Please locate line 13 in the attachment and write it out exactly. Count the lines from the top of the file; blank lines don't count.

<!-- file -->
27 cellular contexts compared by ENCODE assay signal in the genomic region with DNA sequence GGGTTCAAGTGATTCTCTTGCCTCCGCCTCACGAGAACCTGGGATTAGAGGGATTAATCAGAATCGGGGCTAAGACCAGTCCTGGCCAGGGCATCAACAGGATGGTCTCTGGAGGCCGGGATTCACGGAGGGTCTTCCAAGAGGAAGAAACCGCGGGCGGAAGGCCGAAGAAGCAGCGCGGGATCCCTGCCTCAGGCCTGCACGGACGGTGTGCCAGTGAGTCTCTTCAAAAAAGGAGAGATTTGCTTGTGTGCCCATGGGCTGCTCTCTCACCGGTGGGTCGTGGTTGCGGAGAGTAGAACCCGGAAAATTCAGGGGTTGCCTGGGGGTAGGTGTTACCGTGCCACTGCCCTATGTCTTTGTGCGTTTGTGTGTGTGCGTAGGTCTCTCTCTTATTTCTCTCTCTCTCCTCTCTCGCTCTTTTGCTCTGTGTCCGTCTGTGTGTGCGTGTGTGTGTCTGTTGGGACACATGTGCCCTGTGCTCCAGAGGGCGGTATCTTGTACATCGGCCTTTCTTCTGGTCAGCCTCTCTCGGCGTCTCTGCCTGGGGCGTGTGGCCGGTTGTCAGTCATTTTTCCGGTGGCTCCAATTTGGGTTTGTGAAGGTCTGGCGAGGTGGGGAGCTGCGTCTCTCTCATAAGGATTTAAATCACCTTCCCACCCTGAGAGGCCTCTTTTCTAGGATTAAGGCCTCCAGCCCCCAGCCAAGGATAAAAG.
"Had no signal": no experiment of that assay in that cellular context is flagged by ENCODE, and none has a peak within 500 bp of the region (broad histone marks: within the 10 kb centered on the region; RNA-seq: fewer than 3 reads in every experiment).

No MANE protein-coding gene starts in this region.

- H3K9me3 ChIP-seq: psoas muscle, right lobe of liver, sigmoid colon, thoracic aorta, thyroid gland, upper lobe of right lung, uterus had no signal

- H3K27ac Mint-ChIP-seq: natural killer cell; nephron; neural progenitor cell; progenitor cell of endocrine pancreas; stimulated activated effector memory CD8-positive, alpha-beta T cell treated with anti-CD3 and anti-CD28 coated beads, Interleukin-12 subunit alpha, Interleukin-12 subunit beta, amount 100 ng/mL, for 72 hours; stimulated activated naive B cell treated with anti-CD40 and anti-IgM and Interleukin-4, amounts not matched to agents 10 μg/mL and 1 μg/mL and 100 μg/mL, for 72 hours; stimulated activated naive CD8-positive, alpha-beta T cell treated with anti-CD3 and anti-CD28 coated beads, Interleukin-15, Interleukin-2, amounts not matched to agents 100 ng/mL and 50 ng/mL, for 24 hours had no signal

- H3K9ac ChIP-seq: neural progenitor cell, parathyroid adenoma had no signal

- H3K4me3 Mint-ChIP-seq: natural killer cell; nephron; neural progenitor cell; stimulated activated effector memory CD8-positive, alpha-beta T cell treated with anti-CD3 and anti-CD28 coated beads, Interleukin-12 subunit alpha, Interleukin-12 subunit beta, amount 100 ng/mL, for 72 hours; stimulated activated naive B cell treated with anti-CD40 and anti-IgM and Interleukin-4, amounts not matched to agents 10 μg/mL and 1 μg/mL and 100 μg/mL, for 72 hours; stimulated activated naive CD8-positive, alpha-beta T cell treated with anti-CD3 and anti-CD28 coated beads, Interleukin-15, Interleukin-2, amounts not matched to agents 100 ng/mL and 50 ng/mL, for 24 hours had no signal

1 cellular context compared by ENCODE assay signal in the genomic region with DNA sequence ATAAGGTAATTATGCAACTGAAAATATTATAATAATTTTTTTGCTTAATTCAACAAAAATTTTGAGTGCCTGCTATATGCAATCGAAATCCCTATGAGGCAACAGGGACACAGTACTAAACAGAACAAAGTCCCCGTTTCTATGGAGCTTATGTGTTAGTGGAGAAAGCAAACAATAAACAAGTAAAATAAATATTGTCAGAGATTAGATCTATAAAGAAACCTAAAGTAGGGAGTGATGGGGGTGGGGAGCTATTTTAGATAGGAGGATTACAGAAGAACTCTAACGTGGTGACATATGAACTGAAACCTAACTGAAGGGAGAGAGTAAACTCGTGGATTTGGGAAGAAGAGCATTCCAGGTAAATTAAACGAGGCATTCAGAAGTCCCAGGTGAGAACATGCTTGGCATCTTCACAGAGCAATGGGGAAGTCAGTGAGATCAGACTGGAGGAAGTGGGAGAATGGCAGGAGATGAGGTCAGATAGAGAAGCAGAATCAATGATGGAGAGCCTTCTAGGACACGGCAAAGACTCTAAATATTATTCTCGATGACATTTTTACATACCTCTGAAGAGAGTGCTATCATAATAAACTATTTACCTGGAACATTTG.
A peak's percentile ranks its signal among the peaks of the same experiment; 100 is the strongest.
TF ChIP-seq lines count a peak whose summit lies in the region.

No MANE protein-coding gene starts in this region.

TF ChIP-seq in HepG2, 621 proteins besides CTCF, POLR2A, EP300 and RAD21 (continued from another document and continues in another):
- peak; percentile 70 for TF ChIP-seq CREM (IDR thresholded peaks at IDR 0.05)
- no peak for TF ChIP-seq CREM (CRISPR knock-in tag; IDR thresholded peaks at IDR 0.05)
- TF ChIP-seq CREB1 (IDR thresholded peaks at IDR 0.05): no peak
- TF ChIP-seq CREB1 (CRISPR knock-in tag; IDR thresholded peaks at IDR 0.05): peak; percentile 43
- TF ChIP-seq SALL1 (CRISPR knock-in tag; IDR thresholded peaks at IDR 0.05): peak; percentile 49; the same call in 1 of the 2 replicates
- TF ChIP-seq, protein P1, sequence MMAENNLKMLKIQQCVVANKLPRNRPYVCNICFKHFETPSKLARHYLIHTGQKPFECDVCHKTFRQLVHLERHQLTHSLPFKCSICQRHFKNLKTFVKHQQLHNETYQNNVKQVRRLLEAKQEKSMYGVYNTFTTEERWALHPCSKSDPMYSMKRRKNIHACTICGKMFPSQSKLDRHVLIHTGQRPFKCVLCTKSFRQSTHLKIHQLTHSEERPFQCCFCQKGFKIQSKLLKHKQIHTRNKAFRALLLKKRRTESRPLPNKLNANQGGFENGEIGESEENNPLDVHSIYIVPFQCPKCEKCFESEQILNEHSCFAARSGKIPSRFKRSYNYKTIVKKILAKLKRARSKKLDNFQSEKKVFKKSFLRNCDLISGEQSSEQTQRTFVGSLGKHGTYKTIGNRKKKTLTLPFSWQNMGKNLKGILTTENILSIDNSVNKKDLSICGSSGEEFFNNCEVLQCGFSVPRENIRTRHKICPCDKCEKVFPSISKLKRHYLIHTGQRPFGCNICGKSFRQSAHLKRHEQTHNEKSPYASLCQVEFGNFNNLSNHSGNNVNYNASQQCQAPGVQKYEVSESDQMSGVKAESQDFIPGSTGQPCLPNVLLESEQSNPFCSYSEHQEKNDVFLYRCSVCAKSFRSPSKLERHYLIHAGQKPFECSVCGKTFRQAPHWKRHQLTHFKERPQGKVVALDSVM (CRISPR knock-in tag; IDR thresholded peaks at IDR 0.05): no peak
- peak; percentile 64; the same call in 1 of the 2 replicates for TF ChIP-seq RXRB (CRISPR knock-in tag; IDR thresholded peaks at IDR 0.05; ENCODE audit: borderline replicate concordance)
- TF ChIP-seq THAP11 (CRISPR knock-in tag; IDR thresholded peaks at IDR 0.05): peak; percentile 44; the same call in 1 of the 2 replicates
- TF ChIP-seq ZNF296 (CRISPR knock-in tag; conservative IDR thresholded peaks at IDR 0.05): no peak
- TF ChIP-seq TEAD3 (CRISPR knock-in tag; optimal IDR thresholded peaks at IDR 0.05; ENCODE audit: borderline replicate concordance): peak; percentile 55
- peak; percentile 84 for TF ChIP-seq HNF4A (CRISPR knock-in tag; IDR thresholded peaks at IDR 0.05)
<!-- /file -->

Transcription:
- peak; percentile 70 for TF ChIP-seq CREM (IDR thresholded peaks at IDR 0.05)